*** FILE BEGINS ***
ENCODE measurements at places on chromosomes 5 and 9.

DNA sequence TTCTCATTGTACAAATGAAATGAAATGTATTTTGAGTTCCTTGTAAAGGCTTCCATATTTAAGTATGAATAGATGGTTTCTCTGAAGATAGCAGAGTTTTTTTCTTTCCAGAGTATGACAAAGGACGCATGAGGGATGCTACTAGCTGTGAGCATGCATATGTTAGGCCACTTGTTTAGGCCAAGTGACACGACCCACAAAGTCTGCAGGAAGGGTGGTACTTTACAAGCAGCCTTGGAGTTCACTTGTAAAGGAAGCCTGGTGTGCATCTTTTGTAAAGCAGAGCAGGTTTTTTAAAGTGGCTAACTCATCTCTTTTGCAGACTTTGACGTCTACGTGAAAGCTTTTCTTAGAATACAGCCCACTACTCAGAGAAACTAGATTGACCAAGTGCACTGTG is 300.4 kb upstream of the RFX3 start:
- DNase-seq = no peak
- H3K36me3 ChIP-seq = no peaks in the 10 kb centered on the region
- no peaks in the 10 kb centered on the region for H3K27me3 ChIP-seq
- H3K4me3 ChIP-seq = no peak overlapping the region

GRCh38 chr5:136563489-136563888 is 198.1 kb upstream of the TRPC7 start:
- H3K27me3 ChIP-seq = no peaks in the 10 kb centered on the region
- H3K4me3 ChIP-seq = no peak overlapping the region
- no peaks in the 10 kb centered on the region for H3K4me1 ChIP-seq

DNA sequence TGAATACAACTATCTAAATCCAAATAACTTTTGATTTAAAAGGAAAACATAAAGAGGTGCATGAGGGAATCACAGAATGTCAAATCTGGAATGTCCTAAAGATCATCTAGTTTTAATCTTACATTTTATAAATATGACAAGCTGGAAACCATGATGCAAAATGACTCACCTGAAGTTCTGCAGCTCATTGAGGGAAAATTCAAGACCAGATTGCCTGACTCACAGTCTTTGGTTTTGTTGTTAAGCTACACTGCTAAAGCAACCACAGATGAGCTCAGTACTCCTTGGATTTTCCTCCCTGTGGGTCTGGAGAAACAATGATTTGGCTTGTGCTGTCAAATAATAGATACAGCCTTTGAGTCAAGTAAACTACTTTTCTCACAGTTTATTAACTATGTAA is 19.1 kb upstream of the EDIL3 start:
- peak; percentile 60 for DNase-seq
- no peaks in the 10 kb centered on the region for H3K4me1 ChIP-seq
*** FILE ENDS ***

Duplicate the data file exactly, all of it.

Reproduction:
ENCODE measurements at places on chromosomes 5 and 9.

DNA sequence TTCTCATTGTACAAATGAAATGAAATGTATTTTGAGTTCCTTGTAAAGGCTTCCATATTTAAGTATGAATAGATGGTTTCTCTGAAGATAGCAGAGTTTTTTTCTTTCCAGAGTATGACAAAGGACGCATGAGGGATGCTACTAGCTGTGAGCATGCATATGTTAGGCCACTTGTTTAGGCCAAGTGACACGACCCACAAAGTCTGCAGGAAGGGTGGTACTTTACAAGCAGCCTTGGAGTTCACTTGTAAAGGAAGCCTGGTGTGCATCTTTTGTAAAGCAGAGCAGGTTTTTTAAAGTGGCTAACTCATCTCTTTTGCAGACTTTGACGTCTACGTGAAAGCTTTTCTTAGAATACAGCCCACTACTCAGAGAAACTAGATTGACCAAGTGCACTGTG is 300.4 kb upstream of the RFX3 start:
- DNase-seq = no peak
- H3K36me3 ChIP-seq = no peaks in the 10 kb centered on the region
- no peaks in the 10 kb centered on the region for H3K27me3 ChIP-seq
- H3K4me3 ChIP-seq = no peak overlapping the region

GRCh38 chr5:136563489-136563888 is 198.1 kb upstream of the TRPC7 start:
- H3K27me3 ChIP-seq = no peaks in the 10 kb centered on the region
- H3K4me3 ChIP-seq = no peak overlapping the region
- no peaks in the 10 kb centered on the region for H3K4me1 ChIP-seq

DNA sequence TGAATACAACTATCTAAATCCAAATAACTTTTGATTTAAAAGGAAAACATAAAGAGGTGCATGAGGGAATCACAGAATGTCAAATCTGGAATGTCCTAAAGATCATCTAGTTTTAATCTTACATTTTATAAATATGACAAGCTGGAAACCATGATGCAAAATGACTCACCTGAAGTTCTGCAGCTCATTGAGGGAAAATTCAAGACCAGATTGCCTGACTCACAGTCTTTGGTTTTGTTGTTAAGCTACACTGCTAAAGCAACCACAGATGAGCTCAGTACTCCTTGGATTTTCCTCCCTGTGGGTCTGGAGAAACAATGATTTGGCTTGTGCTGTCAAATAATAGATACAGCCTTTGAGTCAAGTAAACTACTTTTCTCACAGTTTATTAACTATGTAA is 19.1 kb upstream of the EDIL3 start:
- peak; percentile 60 for DNase-seq
- no peaks in the 10 kb centered on the region for H3K4me1 ChIP-seq